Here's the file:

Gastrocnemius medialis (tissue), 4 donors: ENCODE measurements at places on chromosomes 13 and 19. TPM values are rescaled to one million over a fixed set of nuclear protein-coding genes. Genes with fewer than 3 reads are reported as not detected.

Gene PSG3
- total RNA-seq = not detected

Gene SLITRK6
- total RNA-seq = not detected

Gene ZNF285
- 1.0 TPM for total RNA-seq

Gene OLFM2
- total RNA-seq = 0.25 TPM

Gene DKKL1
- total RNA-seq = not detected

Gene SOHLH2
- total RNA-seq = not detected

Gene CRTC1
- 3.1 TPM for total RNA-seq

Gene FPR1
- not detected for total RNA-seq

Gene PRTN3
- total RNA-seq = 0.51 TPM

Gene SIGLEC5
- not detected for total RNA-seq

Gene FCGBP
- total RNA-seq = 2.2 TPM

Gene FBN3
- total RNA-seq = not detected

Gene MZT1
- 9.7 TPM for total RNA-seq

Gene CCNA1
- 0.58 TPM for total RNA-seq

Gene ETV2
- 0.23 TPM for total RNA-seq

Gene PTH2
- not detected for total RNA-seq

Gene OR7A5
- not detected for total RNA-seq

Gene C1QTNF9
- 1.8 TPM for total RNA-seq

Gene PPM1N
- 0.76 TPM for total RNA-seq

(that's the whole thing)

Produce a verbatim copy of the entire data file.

Gastrocnemius medialis (tissue), 4 donors: ENCODE measurements at places on chromosomes 13 and 19. TPM values are rescaled to one million over a fixed set of nuclear protein-coding genes. Genes with fewer than 3 reads are reported as not detected.

Gene PSG3
- total RNA-seq = not detected

Gene SLITRK6
- total RNA-seq = not detected

Gene ZNF285
- 1.0 TPM for total RNA-seq

Gene OLFM2
- total RNA-seq = 0.25 TPM

Gene DKKL1
- total RNA-seq = not detected

Gene SOHLH2
- total RNA-seq = not detected

Gene CRTC1
- 3.1 TPM for total RNA-seq

Gene FPR1
- not detected for total RNA-seq

Gene PRTN3
- total RNA-seq = 0.51 TPM

Gene SIGLEC5
- not detected for total RNA-seq

Gene FCGBP
- total RNA-seq = 2.2 TPM

Gene FBN3
- total RNA-seq = not detected

Gene MZT1
- 9.7 TPM for total RNA-seq

Gene CCNA1
- 0.58 TPM for total RNA-seq

Gene ETV2
- 0.23 TPM for total RNA-seq

Gene PTH2
- not detected for total RNA-seq

Gene OR7A5
- not detected for total RNA-seq

Gene C1QTNF9
- 1.8 TPM for total RNA-seq

Gene PPM1N
- 0.76 TPM for total RNA-seq